Guess what I learned in computer class today

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Editor's note: the following is a speech written by 8th grader Elisabeth Loseke for a 4-H presentation in response to a class assignment using inaccurate information about the beef industry.

You would think that in 8th grade computer class you would learn to type faster and with more accuracy. I had hoped to learn about hardware and software, programming and internet usage. However, as I recently discovered, someone with a major agenda is using keyboarding curriculum to send out an error filled message to over 25 thousand junior high kids about U.S. meat production and its affect on the rest of the world.

I’m Elisabeth Loseke and this is my 6th year of being a member of the Wranglers and Silver Star 4-H clubs. I show market cattle and horses along with participating in sewing, photography, and veterinary science projects. Since I’ve helped on my family’s feedyard my whole life, I’ve learned a lot about what it takes to produce premium beef.

My antagonist is the HSUS, or Humane Society of the United States. This organization has an annual budget of over 100 million dollars. Less than one half of one percent of this budget is distributed to local humane societies. Instead, they use their financial resources for salaries, benefits, lobbying, and media. This “media” is now overflowing into public school curriculum. Molding young minds into their way of thinking will have an extensive impact on their long term goal of abolishing all animal agriculture.

This is what I was assigned to type:  “For much of the world, cereal grains supply the main source of dietary protein. The United States consumes about one-fourth of our planet’s beef. By eating so much beef we are using a lot of natural resources:  grain, the land the grain grows on and water. It takes seven or eight pounds of grain to produce a pound of beef, compared with about 4 pounds of grain to produce a pound of pork and two pounds to produce a pound of chicken.”

Maybe this lesson somehow helped to improve my typing skills, but it left a very negative impact on me. Because less than 2% of the United State’s population is directly involved in production agriculture, and only a small part of this group produce beef cattle, very few people really understand this industry. As a 4-Her and a cattle producer, I would like to do my part in being an advocate for the beef industry. Using my assignment, let’s evaluate myth versus fact.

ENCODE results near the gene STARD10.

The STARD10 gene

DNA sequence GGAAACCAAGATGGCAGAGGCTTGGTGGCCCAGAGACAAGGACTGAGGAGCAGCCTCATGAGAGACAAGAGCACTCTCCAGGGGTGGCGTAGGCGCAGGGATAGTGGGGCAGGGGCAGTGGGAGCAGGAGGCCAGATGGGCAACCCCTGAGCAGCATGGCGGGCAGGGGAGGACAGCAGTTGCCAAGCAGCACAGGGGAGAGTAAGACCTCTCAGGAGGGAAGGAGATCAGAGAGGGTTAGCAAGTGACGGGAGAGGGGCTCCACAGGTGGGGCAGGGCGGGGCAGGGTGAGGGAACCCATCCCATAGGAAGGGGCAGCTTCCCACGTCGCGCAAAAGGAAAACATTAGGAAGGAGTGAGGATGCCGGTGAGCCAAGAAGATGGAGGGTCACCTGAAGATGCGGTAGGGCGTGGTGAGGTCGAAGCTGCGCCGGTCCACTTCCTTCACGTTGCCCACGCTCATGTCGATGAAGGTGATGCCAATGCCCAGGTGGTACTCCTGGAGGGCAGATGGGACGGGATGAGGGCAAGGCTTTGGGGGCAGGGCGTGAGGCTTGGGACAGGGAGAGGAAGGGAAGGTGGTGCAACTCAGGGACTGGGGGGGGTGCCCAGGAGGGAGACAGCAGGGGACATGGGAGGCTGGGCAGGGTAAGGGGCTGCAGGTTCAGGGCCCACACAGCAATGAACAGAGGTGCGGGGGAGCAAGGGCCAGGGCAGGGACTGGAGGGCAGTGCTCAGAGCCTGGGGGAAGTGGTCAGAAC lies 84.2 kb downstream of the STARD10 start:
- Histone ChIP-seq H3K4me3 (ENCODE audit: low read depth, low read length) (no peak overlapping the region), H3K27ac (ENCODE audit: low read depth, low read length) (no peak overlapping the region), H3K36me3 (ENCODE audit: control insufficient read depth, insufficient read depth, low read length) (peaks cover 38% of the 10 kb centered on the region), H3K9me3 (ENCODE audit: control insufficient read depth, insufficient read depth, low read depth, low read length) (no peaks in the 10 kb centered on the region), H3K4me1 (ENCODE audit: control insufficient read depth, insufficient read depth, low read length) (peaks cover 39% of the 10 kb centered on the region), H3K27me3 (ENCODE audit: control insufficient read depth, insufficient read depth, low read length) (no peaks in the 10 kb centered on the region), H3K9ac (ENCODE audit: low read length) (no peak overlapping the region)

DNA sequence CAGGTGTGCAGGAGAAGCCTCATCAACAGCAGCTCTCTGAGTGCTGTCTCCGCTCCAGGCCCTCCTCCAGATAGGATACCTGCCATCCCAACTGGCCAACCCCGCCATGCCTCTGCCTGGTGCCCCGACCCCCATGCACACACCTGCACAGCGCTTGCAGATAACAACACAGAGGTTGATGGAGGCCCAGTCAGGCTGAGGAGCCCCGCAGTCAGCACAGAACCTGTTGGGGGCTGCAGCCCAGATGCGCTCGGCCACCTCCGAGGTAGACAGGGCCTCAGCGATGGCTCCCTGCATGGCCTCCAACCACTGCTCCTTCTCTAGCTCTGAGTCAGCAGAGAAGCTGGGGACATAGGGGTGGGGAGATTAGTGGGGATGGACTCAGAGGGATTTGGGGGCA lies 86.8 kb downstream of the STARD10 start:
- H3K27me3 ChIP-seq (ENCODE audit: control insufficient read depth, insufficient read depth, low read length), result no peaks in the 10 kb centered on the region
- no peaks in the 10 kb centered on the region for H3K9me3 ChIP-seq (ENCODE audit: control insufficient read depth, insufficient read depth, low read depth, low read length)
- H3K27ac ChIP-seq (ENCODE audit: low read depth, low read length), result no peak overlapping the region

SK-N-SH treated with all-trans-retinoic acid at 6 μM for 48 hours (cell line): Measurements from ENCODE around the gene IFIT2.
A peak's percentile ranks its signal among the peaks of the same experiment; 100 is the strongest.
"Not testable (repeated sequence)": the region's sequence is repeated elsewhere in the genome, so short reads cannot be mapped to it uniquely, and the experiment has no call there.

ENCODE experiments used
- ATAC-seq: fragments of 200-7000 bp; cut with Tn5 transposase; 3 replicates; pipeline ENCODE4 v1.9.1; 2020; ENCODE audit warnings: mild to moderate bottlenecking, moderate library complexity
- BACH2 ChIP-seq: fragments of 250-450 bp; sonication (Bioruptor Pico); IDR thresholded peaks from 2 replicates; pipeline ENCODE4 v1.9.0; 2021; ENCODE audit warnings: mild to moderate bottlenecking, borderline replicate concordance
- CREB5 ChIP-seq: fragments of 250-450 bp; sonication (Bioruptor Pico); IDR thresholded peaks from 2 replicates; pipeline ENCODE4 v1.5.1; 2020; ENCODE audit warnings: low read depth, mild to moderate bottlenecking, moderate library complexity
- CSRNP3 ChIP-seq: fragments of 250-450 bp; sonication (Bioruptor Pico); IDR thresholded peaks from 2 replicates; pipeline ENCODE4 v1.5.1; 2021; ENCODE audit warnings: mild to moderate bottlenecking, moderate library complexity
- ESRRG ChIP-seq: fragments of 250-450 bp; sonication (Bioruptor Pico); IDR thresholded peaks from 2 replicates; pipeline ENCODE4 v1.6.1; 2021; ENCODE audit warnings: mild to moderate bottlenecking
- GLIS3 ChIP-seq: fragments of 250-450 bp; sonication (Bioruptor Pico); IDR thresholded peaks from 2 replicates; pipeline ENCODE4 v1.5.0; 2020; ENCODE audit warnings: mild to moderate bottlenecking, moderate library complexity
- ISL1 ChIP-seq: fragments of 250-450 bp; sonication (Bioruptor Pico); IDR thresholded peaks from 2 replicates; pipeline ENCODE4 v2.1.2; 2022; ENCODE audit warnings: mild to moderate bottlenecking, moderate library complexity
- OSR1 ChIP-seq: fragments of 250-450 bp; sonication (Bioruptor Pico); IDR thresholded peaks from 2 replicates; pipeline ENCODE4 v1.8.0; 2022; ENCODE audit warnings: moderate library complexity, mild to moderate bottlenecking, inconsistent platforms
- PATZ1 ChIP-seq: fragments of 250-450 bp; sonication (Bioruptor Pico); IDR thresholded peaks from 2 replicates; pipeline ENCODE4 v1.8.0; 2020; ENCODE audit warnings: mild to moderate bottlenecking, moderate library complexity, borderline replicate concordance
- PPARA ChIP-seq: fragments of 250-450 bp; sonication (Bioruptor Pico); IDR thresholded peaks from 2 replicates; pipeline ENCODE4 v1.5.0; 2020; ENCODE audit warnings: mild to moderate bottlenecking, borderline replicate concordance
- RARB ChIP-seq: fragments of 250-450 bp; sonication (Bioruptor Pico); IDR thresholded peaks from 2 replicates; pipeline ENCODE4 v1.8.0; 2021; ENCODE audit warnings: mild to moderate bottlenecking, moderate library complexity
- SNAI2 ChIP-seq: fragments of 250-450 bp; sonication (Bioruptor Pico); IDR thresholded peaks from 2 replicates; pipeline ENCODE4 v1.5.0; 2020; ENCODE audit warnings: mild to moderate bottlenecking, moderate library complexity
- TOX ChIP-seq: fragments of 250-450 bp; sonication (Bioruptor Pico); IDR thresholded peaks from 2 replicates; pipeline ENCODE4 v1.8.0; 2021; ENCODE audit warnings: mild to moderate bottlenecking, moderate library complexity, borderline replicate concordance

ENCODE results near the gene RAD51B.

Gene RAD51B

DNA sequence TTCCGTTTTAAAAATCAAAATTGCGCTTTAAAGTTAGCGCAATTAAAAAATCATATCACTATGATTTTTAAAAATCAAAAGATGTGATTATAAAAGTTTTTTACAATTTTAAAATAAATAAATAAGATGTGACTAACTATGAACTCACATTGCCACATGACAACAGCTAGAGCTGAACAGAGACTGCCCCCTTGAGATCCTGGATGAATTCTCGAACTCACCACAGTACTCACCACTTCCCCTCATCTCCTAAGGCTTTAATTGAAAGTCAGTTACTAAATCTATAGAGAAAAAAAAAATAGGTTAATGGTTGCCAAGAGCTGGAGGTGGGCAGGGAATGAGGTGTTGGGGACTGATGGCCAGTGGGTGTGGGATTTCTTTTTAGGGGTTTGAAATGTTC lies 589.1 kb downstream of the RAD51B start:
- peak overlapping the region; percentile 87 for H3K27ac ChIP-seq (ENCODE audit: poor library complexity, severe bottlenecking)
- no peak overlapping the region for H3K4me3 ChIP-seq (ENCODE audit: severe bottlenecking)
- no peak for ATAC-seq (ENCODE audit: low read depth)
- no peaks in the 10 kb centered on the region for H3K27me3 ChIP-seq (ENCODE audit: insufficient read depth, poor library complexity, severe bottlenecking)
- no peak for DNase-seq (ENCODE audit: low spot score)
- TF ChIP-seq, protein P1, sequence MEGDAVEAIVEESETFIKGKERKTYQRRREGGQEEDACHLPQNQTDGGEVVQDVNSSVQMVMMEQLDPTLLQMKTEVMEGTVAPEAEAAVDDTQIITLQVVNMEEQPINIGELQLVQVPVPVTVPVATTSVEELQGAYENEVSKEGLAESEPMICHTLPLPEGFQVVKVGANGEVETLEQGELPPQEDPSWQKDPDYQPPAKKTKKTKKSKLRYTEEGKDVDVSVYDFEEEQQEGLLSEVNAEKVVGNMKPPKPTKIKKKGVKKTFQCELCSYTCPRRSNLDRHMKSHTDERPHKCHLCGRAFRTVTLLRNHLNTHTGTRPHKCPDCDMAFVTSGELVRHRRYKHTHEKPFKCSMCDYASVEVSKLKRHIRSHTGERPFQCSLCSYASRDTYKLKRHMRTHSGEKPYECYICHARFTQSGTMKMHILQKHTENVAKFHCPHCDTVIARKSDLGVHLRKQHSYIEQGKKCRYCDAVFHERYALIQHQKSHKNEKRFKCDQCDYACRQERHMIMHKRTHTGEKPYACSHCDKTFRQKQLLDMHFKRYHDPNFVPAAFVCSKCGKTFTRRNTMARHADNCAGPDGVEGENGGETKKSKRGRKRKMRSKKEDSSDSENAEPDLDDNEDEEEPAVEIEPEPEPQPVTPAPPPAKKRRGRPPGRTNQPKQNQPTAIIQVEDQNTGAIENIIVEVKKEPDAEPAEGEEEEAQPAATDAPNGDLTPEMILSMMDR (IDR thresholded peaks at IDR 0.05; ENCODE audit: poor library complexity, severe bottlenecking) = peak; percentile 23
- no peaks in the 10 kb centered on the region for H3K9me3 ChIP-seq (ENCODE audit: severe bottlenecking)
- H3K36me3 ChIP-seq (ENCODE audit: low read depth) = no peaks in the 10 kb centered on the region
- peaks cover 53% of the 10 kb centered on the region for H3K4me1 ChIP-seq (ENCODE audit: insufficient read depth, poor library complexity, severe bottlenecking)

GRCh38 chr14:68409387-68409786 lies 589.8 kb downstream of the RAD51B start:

As former Kansas State University professor Doctor Upson states:  “The limiting factor of world hunger is poverty due to lack of literacy [it] has nothing to do with what our cattle eat or what we can produce”. Yes, cereal grains are a source of dietary protein. However, beef gives humans 73% of the amino acids necessary for maintenance and growth compared with the 53% they receive from corn. As the Council for Agricultural Science and Technology said in July 1999, “Foods of animal origin represent about 1/6 of human energy and 1/3 of the protein on a global basis”. Arthur de Vany, a California State university expert on Stone Age diets said in April of 2001, quote” it’s easy to tell from the skeletons of our ancestors whether they were agriculturists or hunter-gatherers. The agriculturists have bad teeth, bone lesions, small and underdeveloped skeletons, and small craniums compared to the hunter-gatherers. Tomorrow’s challenge is ensuring livestock diets for the developing world”.

My assignment said that by eating so much beef, we are using many natural resources including the grain, land the grain grows on, and water. In actuality animals turn a liability into an asset. 6% of the earth is permanent pasture that can only be harvested by herbivores. Of these herbivores, cattle are the most efficient in converting these plants into human food. This is not a competition with humans for land or feed.

Only 3% of earth’s total surface area is tillable farmland. With this, farmers are expected to feed the world. Only 18% of the U.S. cropland is used for feed grain production. When my assignment mentions that cattle eat so much grain, they aren’t acknowledging that only 15% of a mature beef cow’s diet is grain and 85% is forage. A study found in the journal of Animal Science shows that livestock production accounts for just over 11% of all U.S. water use. This includes the water used to grow crops to feed livestock and the water consumed by livestock. Because of extensive research and education, the U.S. farmers have become more and more efficient in crop and animal production, allowing the United States to enjoy one of the most inexpensive food supplies in the world.

The final sentence stating that it takes seven or eight pounds of grain to produce a pound of beef, is laughable. The fact is that on average one pound of beef is produced from 2.6 pounds of grain consumption. A market steer’s finishing ration is less than 60% grain. Market cattle can convert 7 pounds of total ration into a pound of gain.

If HSUS really wants to help people in developing countries, they would be trying to educate them so they can be productive and therefore have the financial resources to buy and produce high quality food. I hope that you will help me tackle this enormous task of telling people about our safe and healthy food supply. BEEF, IT’S WHAT I’LL HAVE FOR DINNER!

 

 


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